A small Midwestern town’s mall stands for a lot more than stores gathered under one roof. It’s even truer for you, who left this place several years ago, than it is for those who chose to stay. The mall’s the place you can go to when you’re back, once in a while, but not too often, and decide to listen to your innate voyeur. The mall’s the best place to contemplate the forever-gone reality of your childhood, the desolate world you’ve abandoned.
The only constant in life is change, you think, as you realize the mall’s eternal omnipotence. It may be a dying institution because of Amazon et al., but small-town people need the mall. It’s entrenched in their collective consciousness like the subway’s entrenched in the minds of city people. The kids live, love, and hate in the mall—they all do, without a solitary exception. Even you, the book-savvy intellectual, whose existence is predicated on rejecting your birthplace and all its problematic problems, couldn’t escape it.
And whether you like it or not, you still can’t. After all, here you are again.
If you dig up the bitter memories of your soul, you know there’s a legitimate reason for the mall’s survival. You know it matters. You saw too many things within the confines of its walls: you saw Rebecca holding hands with your crush, Tyler; you saw Jenny, that b****, with her hair dyed too dark; you saw Jeremy, the bully, walking with crutches at last; you saw the boy who was pretty, the boy whose name you did not know and never asked out—your only real regret, it turns out. You saw these things you wish you didn’t see but had to somehow—everything you disliked, wanted to destroy, and let sink into oblivion. You saw your social life, and the childhood you might have had, passing you by as you passively sat around. It shaped who you are now.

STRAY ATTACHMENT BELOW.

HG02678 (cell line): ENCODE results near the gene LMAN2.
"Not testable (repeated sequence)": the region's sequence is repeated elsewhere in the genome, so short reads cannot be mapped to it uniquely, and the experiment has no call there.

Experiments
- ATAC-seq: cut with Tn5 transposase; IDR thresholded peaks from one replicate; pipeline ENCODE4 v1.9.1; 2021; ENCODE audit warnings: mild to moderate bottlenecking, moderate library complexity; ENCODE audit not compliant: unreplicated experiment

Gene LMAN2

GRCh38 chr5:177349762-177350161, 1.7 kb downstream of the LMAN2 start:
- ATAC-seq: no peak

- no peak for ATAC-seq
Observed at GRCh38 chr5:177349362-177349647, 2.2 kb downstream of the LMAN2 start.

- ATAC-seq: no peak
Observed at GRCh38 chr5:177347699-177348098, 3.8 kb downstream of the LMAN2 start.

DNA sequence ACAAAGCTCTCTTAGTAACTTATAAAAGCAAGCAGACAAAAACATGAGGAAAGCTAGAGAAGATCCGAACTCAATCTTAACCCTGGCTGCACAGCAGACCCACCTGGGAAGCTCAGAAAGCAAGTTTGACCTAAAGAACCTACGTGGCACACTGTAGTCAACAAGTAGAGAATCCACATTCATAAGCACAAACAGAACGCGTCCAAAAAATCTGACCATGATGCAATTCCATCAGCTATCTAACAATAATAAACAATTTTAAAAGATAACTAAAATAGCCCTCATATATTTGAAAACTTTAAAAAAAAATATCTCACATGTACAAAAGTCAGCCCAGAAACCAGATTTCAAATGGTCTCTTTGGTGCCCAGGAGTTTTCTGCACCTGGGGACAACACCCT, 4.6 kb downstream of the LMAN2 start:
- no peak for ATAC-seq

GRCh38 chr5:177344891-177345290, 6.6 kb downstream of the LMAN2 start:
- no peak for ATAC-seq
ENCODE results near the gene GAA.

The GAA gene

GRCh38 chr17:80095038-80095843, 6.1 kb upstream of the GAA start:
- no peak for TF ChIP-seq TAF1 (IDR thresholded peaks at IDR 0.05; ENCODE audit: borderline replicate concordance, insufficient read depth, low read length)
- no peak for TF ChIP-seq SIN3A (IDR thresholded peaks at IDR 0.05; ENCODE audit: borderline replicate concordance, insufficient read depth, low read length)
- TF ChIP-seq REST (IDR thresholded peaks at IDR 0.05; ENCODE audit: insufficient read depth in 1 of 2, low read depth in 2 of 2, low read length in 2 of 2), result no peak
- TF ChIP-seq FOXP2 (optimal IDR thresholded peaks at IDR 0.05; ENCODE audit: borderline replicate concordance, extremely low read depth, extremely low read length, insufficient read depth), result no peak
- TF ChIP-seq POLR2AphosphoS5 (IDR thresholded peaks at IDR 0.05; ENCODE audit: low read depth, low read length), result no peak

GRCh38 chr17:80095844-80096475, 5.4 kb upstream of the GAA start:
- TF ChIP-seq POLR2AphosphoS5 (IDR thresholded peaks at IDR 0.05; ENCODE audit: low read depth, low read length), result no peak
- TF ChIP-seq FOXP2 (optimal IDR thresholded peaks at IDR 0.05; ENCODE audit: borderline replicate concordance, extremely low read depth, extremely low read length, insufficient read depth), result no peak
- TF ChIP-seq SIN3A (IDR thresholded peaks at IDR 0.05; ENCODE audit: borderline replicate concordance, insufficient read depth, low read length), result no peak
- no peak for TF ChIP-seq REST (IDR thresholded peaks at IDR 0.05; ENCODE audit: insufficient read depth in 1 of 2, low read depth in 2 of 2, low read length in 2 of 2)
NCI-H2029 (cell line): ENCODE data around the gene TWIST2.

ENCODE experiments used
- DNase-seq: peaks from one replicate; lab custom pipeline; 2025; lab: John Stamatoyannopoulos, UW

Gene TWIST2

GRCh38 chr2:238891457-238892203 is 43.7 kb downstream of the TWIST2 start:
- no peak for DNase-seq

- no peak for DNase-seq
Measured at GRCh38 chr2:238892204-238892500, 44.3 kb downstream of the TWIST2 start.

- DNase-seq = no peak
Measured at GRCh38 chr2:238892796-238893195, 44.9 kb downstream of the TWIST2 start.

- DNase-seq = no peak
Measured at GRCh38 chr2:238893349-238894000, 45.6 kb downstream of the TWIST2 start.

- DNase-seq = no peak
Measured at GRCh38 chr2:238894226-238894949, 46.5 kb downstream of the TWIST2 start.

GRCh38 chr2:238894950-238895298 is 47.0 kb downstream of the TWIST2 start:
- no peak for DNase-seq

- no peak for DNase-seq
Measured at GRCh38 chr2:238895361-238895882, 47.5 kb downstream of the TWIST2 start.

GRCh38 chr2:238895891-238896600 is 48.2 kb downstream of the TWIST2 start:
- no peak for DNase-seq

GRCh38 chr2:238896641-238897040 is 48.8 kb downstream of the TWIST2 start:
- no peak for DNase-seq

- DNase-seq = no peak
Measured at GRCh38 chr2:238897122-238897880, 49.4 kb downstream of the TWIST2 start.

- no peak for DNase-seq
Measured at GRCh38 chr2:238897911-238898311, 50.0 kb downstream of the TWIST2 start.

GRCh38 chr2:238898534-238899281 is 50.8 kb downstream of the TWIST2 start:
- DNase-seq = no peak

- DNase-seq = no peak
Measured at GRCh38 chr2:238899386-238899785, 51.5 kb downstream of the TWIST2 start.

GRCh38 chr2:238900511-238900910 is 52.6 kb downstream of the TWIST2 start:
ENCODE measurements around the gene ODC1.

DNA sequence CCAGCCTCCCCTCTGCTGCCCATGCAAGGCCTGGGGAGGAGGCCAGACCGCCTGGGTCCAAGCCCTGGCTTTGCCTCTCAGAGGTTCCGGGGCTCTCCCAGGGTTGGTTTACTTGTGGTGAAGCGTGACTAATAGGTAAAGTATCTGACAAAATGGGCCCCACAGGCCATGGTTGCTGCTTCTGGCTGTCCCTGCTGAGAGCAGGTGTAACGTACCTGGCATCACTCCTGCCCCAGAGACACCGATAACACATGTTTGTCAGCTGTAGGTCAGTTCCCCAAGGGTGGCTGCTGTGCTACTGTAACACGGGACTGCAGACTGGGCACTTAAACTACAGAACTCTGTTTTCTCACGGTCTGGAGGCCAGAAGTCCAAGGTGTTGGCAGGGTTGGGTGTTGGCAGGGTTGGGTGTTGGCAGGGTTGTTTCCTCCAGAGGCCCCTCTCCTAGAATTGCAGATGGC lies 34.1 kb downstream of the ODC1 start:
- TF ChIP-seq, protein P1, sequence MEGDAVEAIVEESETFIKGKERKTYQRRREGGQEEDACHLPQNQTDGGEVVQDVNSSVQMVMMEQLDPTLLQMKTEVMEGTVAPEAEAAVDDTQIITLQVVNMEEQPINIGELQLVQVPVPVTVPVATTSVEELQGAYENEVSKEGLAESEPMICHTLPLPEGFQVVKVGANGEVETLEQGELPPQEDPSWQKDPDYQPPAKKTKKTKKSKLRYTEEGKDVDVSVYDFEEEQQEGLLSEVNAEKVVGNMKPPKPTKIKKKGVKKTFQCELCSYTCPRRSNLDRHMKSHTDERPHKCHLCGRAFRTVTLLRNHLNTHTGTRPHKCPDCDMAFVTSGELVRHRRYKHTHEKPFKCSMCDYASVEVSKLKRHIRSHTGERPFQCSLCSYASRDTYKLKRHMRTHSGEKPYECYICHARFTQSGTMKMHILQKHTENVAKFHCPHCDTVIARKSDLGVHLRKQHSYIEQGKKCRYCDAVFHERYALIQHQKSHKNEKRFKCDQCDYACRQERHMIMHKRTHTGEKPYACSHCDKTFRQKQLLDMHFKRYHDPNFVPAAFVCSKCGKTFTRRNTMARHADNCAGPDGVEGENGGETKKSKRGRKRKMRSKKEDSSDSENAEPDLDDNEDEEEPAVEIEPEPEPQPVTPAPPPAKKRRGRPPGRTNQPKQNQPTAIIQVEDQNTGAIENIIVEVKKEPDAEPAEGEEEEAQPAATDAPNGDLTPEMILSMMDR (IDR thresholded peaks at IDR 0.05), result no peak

And now you’re nostalgic—nostalgic and sitting on a seat you despise. You’re sitting on a bench that belongs to the food court, which fills one-fourth of the mall’s space, surrounded by tables and chairs and garbage cans. You bought into what you call a “capitalist farce” for the first time in your adult life. You sat on the bench, leaving your theoretical bullshit aside, to contemplate the real, the concrete, the undeniable. You really are nostalgic. Do you feel humbled?
Still, you’re here only physically. You’re never back from California, are you? You’ve never been, and never will. Since the day you moved to the golden state, everything else turned to bronze. Now you look at the country with San Francisco as the only reference. Nothing has changed in the mall, really, you think, again. Nothing but a few stores which opened and closed—the rise of the powerful, the downfall of the bankrupt. But then, without notice, you realize what’s changed radically, what’s been at the back of your mind although you were oblivious to it. You call yourself stupid because it now strikes you as so evident. The kids don’t look the same anymore—that’s what it is. The Rebeccas, the Tylers, the Jennys, the Jeremys, the pretty little strangers, they’re gone. They’re all gone, with your childhood and the old world. Now you see a brand-new kind of human, one that looks uncannily familiar.
The boys, with their long curly hair, wear hats and t-shirts all branded the same. Logos populate their expensive clothes, drawing from the environment of a place you so well know. They’re waves and skates and mountains, and they give the boys fresh, clean looks. The girls, dressed in bikinis under white tank tops, share about the same sassy demeanor. They give you that look you’ve seen a thousand times before. These kids aren’t yours, nor are they the ones you knew growing up. But you know them still—you know them all too well. You’ve seen their brothers and sisters, wandering in the streets of your neighborhood; you’ve seen their clothes, hung in the vitrines of Oakland boutiques; you’ve heard their language, inflected as that of celebrities on TV shows; and, more importantly, you’ve faced their mortal silence when you tried to teach them freshman-year political theory.
The kids parade through the mall with a can of soda in their hands. As soon as they can, they take their longboard from under their arms. They carry with them broad, arrogant smiles, along with the conviction that their future is certain. They skate down the alley daringly, under the shopkeeper’s unimpressed looks. They dodge skillfully and stylishly the baby-boomer, reactionary judgments. The kids have no time for this bullshit. They’re too busy looking westbound, gazing toward the Pacific Ocean. The sun is warmer in California, their smile reveals—like yours did years ago. You put down your burger for a second. You think. Your nostalgia turns into embarrassment. California got you, and now it got your hometown, too.
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